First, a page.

Former Vice President Al Gore in 2019.
Scott Heins/Getty Images
The investment firm co-founded and chaired by former Vice President Al Gore has made big changes in its U.S.-traded investments.
Generation Investment Management loaded up on shares of Chinese online giant
Alibaba Group Holding
) and cloud firm
com (CRM) in the first quarter, exited an investment in networking giant
), and halved an investment in software behemoth
The firm, which is based in London, disclosed the trades, among others, in a form it filed with the Securities and Exchange Commission.
Generation, which is focused on environmental, social, and governance (ESG) investing, declined to comment on the investment changes. The firm managed more than $36 billion of assets as of March 31.
Generation bought 629,639 additional Alibaba American depositary receipts to end the first quarter with 4.4 million ADRs. Alibaba ADRs fell 8.4% in the first quarter, compared with a 5% slip in the
S&P 500 index
; so far in the second quarter, ADRs have dropped 14%, compared with a 8.2% slip in the index.
Alibaba has faced potential delisting in the U.S. Still, the NYSE expects more Chinese listings in the U.S. Alibaba has been hurt by China’s zero-Covid policy, in addition to an overall softer e-commerce market for retail.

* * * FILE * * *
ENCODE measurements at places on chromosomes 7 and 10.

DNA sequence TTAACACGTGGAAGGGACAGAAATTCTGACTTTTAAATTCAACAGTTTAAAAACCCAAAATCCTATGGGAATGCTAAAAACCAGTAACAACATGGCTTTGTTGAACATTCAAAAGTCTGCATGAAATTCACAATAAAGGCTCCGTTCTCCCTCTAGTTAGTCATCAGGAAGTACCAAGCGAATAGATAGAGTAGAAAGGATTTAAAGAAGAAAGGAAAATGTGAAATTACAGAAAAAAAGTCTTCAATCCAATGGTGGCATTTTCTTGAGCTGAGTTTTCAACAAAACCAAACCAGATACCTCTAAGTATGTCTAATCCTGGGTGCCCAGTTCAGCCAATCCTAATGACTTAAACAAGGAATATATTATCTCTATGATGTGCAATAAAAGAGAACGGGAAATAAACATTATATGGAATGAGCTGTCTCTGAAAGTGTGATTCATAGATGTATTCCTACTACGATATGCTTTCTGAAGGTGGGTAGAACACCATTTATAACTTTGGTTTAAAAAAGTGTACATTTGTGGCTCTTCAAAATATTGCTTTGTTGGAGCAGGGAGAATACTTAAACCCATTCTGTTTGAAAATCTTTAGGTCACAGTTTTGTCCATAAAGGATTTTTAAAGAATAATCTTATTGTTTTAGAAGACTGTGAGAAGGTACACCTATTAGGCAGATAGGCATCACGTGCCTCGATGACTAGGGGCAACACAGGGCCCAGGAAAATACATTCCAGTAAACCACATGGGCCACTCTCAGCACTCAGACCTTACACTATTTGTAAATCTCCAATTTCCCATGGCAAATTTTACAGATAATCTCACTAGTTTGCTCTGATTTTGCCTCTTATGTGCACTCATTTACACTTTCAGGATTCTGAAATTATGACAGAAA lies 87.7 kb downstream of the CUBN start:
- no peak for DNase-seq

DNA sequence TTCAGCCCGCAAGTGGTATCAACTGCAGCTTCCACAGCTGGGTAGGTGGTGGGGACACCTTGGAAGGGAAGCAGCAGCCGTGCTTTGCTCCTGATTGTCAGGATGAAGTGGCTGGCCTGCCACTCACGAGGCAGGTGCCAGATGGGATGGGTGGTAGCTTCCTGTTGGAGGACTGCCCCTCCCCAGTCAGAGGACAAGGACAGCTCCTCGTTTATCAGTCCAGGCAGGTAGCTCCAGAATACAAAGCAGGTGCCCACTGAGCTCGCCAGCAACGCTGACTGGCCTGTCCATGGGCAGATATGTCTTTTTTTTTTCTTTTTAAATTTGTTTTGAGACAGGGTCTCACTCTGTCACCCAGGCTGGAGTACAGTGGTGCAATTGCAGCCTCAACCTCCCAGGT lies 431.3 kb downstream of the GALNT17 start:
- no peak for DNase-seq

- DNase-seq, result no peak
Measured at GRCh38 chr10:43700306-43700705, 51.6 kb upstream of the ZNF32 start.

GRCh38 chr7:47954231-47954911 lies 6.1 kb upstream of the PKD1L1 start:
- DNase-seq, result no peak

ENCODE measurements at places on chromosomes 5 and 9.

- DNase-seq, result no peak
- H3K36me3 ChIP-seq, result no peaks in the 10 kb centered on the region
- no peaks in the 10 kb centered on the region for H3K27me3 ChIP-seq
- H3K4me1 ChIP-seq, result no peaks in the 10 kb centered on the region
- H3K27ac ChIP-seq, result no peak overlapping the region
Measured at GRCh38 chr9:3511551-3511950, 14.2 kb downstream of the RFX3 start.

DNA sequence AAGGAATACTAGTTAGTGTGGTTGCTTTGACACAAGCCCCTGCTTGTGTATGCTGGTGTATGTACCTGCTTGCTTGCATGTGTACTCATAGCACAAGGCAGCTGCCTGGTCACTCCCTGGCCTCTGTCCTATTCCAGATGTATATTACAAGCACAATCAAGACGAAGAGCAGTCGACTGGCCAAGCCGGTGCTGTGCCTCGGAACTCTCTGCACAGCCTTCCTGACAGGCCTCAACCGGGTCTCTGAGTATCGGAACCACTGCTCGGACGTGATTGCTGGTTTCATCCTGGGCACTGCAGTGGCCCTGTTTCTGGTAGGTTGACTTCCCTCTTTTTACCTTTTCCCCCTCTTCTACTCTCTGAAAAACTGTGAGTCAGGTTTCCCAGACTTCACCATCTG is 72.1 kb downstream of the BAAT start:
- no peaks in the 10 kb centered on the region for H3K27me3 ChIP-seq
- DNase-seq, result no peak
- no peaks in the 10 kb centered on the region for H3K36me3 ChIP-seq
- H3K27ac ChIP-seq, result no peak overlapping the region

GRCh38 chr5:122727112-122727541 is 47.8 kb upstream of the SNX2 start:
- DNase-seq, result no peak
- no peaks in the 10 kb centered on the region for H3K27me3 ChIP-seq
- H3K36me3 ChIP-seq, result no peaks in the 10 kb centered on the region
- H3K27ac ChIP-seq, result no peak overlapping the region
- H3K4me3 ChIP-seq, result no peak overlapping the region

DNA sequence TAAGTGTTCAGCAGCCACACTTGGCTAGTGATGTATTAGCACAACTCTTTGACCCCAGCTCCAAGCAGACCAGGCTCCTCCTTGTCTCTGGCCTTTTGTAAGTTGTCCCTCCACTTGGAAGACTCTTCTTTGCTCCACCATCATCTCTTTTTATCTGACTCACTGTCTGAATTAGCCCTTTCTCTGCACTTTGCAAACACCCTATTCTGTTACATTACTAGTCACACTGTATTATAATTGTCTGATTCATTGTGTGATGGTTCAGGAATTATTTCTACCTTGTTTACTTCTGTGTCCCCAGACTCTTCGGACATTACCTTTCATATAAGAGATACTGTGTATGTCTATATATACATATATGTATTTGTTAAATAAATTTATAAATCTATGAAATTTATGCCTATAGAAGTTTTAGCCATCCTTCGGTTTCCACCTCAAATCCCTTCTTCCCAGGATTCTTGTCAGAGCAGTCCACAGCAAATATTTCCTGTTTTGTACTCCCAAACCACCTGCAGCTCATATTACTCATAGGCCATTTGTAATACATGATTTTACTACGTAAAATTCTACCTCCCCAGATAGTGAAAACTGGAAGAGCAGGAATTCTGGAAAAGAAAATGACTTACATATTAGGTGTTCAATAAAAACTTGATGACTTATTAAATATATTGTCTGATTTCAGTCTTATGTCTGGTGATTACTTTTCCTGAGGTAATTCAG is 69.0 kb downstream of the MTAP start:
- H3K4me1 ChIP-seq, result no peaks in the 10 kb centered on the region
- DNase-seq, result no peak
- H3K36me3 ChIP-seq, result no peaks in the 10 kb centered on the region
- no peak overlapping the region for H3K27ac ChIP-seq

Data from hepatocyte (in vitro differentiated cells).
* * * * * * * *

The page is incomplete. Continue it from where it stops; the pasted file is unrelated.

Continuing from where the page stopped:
Spending has remained strong in digitizingEd? and or is there something else missing? boosting Salesforce. Investors, however, remain wary of a potential demand slowdown. The prospect of a recession looms, and Salesforce is one of several companies that have already moved to curtail hiring.
Salesforce stock slipped 16.5% in the first quarter; so far in the second, shares have tumbled 22%.
Generation bought 1.1 million more Salesforce shares to end the first quarter with 1.8 million shares.
Generation owned 8.8 million Cisco shares at the end of the fourth quarter, and sold them all in the first quarter.
Cisco stock tumbled 12% in the first quarter; so far in the second, shares have slipped 18%.
Cisco reported a disappointing fiscal third quarter earlier this month, along with guidance that fell short of estimates. The results were poor enough to harm not only shares of Cisco, but those of peers.
Microsoft stock is also in the red this year, falling 8.3% in the first quarter, and 11% so far in the second. Some observers see a buying opportunity. The tech giant is increasing stock-based compensation to retain staff in the face of inflation and higher costs of living. The company’s strong earnings indicate cloud demand is still rising.
Generation sold 523,800 Microsoft shares to end the quarter with 547,622 shares.
Inside Scoop is a regular Barron’s feature covering stock transactions by corporate executives and board members—so-called insiders—as well as large shareholders, politicians, and other prominent figures. Due to their insider status, these investors are required to disclose stock trades with the Securities and Exchange Commission or other regulatory groups.
Write to Ed Lin at email@example.com and follow @BarronsEdLin.